Jewelry Alternatives to Conflict Diamonds
It used to be that diamonds were a girl’s best friend. Now, more often than not, they are conflict diamonds, mined and sold to finance a war or insurgency. This has made the diamond engagement ring, the diamond infinity necklace, and other diamond jewelry less attractive to the eco-friendly and socially-aware consumer.
The question then becomes: what do you wear instead? If you simply want a sparkly gemstone to wear in an engagement ring or other piece of jewelry, there are many alternatives to conflict diamonds. If, however, only a diamond will do, there are also ways to ensure that your jewelry is conflict-free.
Here are a few suggestions if you are looking for an alternative. Remember to make your preferences known to anyone who might be buying you jewelry in the future, to prevent yourself from becoming the accidental recipient of a piece of jewelry you cannot wear.
Sapphires are a popular alternative to conflict diamonds because they sparkle and glitter in much the same way as diamonds. Although the word “sapphire” is often associated with the color blue, the truth is that sapphires come in many colors, including red, pink, gold, yellow, and orange, along with the traditional blue shades. There are also colorless sapphires for people who want to recreate the diamond’s facet and shine as closely as possible.
If you want a sapphire engagement ring, you are in good company. According to the team at Front Jewelers: “Sapphire wedding rings and engagement rings have been a leading choice among royalty for many centuries, thanks to the everlasting beauty and brilliance of these precious gemstones.” Kate Middleton continued the tradition by wearing Princess Diana’s sapphire ring to mark her engagement to Prince William.
Beautiful crystal, such as Swarovski Crystal, is a beautiful and elegant alternative to conflict diamonds. Wear cut, faceted crystal anywhere you might otherwise wear a diamond: in stud earrings, as a pendant on a necklace, or as the tiny supporting stones around a larger gemstone. Crystal is manufactured from lead glass in countries like Austria and Ireland, nearly always from a historical crystal house such as Swarovski or Waterford. With crystal, you know that your jewelry is conflict-free and is supporting true artisans.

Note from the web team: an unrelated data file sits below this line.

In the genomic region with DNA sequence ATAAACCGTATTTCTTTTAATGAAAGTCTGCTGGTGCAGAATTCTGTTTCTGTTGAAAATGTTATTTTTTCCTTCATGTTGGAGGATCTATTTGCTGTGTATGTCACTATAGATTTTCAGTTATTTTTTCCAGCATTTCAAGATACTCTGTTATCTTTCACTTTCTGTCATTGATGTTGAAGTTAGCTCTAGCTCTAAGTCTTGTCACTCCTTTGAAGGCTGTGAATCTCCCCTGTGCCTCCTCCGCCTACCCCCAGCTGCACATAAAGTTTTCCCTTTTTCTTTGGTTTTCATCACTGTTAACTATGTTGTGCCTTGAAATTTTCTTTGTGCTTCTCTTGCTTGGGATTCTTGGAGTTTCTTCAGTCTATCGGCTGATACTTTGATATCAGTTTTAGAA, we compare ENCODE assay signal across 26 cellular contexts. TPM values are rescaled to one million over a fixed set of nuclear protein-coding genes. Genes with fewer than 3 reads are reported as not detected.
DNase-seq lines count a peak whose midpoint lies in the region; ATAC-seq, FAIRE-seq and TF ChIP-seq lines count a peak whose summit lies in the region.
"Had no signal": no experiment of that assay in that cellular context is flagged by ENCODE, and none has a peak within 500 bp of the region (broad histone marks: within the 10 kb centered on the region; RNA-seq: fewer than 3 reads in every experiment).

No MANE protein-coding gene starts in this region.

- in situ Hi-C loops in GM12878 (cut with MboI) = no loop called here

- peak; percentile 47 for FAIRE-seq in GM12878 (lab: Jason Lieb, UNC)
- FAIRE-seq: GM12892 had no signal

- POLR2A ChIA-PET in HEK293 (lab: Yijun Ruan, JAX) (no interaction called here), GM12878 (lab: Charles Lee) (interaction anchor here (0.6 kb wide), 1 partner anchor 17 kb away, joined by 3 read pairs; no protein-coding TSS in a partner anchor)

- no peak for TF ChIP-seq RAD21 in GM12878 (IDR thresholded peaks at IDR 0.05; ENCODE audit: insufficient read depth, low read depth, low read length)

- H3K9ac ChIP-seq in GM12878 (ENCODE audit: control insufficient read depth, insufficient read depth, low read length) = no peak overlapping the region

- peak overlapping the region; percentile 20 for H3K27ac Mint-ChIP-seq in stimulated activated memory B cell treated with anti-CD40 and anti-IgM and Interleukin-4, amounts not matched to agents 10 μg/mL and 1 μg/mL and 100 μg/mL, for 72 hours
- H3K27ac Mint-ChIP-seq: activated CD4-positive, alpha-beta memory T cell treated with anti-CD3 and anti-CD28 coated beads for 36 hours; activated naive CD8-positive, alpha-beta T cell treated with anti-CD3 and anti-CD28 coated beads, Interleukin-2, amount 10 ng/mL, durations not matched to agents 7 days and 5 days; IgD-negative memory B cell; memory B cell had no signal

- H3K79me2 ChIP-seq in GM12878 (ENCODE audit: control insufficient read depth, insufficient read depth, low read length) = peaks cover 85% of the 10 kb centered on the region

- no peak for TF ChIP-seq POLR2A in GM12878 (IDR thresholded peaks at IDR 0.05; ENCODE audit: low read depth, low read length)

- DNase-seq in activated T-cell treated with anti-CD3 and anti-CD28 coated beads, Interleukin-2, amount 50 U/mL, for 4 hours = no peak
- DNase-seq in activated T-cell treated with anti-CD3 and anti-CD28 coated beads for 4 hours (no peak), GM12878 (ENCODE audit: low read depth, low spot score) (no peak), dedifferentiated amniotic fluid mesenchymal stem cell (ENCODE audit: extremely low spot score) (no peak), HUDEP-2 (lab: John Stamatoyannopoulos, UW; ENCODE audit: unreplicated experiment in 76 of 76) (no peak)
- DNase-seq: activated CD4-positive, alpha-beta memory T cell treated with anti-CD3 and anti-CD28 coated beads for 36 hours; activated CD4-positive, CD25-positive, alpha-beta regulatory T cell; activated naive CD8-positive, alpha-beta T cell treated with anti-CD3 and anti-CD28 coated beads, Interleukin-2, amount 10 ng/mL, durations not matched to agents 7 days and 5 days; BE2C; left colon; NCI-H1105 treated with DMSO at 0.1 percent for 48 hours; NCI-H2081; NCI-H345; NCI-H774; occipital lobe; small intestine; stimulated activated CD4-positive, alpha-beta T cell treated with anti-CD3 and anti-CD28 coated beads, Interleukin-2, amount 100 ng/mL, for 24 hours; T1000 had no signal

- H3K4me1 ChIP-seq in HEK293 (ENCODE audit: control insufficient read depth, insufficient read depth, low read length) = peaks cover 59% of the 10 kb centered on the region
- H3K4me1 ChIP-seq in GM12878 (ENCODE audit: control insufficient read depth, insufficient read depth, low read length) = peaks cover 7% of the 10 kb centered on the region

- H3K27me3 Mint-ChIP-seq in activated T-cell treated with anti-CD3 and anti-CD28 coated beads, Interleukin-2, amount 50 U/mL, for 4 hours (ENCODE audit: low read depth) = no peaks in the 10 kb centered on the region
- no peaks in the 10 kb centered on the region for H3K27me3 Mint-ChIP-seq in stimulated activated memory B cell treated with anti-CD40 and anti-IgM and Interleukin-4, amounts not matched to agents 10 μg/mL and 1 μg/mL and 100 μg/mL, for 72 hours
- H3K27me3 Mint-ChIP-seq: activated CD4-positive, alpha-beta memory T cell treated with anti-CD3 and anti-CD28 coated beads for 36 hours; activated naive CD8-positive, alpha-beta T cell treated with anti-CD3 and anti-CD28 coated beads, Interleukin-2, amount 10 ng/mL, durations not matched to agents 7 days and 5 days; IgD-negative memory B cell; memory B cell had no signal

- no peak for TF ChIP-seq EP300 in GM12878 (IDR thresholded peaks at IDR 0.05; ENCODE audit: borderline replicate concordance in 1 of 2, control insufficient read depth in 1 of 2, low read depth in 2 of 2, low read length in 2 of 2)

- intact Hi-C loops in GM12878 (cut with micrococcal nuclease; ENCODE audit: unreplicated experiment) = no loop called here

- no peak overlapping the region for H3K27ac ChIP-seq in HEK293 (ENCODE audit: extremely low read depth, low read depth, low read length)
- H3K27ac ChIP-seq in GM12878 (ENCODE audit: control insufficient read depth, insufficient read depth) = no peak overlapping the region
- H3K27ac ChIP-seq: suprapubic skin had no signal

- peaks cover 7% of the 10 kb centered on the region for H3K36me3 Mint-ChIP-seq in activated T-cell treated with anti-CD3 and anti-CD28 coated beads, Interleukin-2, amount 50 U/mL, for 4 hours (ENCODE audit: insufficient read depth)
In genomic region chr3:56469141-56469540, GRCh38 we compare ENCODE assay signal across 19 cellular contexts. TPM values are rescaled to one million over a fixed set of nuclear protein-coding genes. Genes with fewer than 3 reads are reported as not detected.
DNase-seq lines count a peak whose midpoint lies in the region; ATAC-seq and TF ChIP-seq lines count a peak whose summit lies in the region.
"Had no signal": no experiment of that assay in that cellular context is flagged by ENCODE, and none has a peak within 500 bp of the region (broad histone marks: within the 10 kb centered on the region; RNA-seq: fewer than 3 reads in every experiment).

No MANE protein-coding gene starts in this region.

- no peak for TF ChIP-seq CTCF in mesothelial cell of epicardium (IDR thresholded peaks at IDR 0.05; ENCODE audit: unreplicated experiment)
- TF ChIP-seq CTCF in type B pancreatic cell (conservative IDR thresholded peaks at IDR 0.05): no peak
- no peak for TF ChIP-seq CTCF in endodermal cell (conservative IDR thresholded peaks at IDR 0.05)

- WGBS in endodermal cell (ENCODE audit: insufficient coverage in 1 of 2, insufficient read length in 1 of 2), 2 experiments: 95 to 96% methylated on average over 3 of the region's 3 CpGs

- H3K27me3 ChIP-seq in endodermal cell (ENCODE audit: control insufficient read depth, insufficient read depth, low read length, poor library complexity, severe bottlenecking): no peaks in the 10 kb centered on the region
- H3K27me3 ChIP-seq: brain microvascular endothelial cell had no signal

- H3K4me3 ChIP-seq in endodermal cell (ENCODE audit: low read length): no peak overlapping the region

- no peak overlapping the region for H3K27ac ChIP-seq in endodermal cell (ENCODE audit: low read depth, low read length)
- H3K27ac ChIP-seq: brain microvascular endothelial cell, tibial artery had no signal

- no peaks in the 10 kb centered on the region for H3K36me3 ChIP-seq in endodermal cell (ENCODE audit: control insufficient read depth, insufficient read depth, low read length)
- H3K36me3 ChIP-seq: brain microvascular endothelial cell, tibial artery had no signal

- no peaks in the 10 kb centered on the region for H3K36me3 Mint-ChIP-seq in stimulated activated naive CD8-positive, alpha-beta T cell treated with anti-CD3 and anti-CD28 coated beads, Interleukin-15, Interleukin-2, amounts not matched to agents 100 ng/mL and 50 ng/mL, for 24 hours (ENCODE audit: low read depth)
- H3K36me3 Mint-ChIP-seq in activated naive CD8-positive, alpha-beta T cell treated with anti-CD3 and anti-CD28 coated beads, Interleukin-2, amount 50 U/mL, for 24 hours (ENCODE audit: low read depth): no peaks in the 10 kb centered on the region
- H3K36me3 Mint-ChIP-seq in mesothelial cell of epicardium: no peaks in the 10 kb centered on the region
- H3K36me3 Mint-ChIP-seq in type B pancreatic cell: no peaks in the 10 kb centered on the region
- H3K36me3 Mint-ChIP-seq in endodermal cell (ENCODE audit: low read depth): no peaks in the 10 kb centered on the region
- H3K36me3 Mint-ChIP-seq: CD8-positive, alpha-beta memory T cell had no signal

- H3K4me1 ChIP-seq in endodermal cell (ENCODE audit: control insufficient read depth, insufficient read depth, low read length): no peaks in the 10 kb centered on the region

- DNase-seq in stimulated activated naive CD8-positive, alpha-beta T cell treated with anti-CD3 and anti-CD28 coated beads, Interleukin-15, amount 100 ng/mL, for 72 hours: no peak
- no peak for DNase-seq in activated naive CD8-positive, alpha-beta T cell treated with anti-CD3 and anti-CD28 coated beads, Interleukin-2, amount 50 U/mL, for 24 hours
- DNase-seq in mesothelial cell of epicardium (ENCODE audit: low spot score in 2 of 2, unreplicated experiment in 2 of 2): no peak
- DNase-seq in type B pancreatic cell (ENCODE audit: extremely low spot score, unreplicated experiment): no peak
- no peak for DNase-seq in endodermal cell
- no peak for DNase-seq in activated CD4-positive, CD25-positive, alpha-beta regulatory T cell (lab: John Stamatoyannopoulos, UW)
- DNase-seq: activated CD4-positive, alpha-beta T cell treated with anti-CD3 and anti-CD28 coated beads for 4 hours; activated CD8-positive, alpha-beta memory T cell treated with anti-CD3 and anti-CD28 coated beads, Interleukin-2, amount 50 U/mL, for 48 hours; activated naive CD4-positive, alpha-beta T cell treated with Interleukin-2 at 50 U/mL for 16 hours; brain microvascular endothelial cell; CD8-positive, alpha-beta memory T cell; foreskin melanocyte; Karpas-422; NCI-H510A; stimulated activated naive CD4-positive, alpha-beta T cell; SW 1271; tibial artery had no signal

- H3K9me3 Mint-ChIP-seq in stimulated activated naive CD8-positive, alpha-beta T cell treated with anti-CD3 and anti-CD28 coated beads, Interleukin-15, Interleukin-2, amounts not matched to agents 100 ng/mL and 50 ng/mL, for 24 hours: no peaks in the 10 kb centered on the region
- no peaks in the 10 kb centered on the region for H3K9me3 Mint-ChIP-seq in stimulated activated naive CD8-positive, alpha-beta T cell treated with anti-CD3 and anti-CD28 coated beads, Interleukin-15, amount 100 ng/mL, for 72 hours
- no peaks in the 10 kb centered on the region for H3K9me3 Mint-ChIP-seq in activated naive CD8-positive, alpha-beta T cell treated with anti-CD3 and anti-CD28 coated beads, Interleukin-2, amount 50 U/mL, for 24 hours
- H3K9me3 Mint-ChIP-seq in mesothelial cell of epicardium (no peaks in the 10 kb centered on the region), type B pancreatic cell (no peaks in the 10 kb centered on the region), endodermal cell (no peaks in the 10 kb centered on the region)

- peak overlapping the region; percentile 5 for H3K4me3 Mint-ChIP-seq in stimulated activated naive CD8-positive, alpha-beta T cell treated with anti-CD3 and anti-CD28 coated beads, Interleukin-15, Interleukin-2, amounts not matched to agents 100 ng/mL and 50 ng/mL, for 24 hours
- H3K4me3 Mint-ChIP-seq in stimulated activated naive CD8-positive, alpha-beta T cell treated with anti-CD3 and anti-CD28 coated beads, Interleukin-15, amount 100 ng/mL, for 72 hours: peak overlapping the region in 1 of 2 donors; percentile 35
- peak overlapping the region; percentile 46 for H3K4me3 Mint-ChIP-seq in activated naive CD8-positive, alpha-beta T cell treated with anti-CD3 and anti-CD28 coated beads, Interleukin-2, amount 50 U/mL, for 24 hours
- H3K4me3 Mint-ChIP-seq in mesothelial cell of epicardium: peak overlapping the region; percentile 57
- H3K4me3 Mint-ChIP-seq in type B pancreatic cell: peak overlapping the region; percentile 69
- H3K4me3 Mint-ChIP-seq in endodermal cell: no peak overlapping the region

Sapphires and crystal have the advantage of looking similar to diamonds in terms of cut and color. However, there are also plenty of other gemstone options. Rubies, emeralds, turquoise, amethysts — all of these gems make excellent jewelry and add a bit of color to your necklaces or rings. If you simply want a beautiful piece of jewelry and do not need it to resemble diamonds, try these gemstones instead.
In some cases, only a diamond will do. If you truly want a diamond more than anything else, you need to begin searching for conflict-free diamonds.
One of the best ways to find conflict-free diamonds is to look for antique jewelry, mined and created before diamonds became currency in warfare and conflict. Your parents and grandparents are likely to have a few options for you to wear — think of the symbolism and heritage that comes with wearing your grandmother’s antique diamond necklace set. Or, if you prefer, begin searching online or antique shops for jewelry options.
It is also possible to buy a new, conflict-free diamond. Many diamonds, for example, come from Canada, and are guaranteed to be conflict-free. The United Nations requires all conflict-free diamonds to come with a Kimberly Process certificate to prove that they were mined and processed without being used as currency in a war zone.
If you are committed to eco-friendly, socially-conscious jewelry, you need to avoid conflict diamonds. Luckily, as we have shown, there are many beautiful alternatives to the conflict diamond, and many jewelry options that you can be proud to wear as part of your collection.